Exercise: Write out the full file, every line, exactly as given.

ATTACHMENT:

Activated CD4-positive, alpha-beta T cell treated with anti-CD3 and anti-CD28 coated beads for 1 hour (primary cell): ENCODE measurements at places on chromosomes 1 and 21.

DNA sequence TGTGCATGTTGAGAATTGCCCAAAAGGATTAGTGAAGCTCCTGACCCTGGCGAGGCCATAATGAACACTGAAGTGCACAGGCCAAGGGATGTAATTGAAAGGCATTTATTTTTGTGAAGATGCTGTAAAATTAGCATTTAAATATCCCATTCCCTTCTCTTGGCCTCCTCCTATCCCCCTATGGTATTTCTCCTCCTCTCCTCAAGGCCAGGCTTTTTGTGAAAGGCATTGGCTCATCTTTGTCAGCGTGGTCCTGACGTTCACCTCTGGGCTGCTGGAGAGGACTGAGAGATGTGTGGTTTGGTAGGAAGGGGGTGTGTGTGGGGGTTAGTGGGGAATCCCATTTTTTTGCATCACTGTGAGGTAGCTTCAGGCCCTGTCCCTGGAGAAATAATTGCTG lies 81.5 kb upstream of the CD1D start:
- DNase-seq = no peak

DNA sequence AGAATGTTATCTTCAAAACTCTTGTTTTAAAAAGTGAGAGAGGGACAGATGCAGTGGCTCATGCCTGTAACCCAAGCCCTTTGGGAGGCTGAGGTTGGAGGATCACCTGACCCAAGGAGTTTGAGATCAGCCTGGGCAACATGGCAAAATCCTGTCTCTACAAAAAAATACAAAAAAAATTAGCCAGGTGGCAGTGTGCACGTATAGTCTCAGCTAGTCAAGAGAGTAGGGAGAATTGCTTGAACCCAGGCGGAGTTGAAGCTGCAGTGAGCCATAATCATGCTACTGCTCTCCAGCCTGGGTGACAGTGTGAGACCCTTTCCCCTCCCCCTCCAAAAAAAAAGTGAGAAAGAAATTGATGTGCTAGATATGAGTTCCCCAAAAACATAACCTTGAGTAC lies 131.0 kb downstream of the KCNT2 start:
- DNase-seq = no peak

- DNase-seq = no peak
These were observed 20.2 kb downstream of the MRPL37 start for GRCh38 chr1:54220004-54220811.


Activated CD4-positive, alpha-beta T cell treated with anti-CD3 and anti-CD28 coated beads for 1 hour (primary cell): ENCODE measurements at places on chromosomes 1 and 21.

DNA sequence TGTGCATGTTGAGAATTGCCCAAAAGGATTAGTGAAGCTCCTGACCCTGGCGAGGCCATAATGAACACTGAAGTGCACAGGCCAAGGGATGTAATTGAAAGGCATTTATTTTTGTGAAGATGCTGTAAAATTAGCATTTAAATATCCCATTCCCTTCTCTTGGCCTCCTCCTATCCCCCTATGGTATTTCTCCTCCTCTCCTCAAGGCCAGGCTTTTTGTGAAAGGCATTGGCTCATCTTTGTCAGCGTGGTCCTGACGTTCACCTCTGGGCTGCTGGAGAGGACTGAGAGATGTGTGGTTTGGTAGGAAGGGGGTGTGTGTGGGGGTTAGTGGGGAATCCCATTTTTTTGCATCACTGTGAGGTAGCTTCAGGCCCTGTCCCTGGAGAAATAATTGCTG lies 81.5 kb upstream of the CD1D start:
- DNase-seq = no peak

DNA sequence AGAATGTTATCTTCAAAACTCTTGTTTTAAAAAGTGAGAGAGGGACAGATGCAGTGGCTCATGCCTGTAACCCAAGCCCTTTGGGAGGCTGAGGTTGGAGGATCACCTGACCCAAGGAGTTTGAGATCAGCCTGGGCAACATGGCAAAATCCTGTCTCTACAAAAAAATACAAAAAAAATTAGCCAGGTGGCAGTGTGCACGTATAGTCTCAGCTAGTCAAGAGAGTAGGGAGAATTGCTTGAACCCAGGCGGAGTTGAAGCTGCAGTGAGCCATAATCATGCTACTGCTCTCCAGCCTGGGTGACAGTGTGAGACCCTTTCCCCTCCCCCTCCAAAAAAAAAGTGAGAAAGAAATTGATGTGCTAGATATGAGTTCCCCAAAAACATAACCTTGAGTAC lies 131.0 kb downstream of the KCNT2 start:
- DNase-seq = no peak

- DNase-seq = no peak
These were observed 20.2 kb downstream of the MRPL37 start for GRCh38 chr1:54220004-54220811.